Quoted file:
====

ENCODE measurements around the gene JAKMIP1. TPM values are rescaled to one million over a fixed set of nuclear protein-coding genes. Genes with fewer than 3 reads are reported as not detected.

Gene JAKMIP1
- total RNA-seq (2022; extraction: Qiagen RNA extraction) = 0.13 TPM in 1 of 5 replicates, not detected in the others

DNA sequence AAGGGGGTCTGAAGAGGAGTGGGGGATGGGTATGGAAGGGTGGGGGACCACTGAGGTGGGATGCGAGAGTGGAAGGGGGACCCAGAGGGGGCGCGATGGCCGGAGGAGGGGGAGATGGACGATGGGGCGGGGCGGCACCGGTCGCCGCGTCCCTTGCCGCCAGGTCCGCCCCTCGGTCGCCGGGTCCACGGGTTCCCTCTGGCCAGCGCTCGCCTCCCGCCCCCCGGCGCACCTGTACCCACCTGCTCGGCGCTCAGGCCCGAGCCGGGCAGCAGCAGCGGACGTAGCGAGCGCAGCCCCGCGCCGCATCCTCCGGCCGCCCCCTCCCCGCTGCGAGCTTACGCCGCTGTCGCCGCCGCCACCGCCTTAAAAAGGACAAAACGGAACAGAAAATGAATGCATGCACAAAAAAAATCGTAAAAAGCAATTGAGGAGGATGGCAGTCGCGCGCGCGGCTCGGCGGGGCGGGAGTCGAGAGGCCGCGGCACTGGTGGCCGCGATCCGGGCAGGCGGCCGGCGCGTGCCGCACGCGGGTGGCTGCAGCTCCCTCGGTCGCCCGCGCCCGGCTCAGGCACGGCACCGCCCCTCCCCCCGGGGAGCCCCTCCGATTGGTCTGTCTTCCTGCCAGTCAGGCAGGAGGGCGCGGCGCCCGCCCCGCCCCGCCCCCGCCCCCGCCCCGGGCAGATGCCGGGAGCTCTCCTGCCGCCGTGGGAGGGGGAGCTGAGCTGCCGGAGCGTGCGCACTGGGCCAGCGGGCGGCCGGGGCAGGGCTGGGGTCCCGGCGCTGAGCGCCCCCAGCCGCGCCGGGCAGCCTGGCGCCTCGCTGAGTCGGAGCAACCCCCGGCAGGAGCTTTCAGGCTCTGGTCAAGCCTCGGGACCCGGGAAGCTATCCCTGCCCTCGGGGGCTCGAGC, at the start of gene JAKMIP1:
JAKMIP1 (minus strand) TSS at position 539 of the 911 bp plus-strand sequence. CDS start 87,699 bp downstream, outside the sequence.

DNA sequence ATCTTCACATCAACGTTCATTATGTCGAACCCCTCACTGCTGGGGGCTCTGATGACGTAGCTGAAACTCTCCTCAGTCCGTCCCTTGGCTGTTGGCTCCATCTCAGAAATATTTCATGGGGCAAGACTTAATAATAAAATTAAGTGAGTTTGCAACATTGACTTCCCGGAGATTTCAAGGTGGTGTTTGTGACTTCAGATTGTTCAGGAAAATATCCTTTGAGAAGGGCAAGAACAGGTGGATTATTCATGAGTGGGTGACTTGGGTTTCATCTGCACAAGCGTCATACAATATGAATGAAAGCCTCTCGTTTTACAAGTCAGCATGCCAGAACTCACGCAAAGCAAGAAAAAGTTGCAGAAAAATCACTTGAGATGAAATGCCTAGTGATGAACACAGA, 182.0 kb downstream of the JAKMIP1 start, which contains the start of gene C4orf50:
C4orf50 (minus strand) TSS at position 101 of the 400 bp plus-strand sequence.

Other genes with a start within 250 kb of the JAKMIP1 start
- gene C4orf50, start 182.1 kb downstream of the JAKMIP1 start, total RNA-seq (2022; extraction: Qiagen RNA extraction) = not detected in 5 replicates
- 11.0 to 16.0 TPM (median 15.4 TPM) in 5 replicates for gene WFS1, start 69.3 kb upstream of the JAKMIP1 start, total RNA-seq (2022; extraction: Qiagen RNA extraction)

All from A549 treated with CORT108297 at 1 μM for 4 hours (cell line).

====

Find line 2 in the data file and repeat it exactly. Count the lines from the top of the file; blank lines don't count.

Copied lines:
Gene JAKMIP1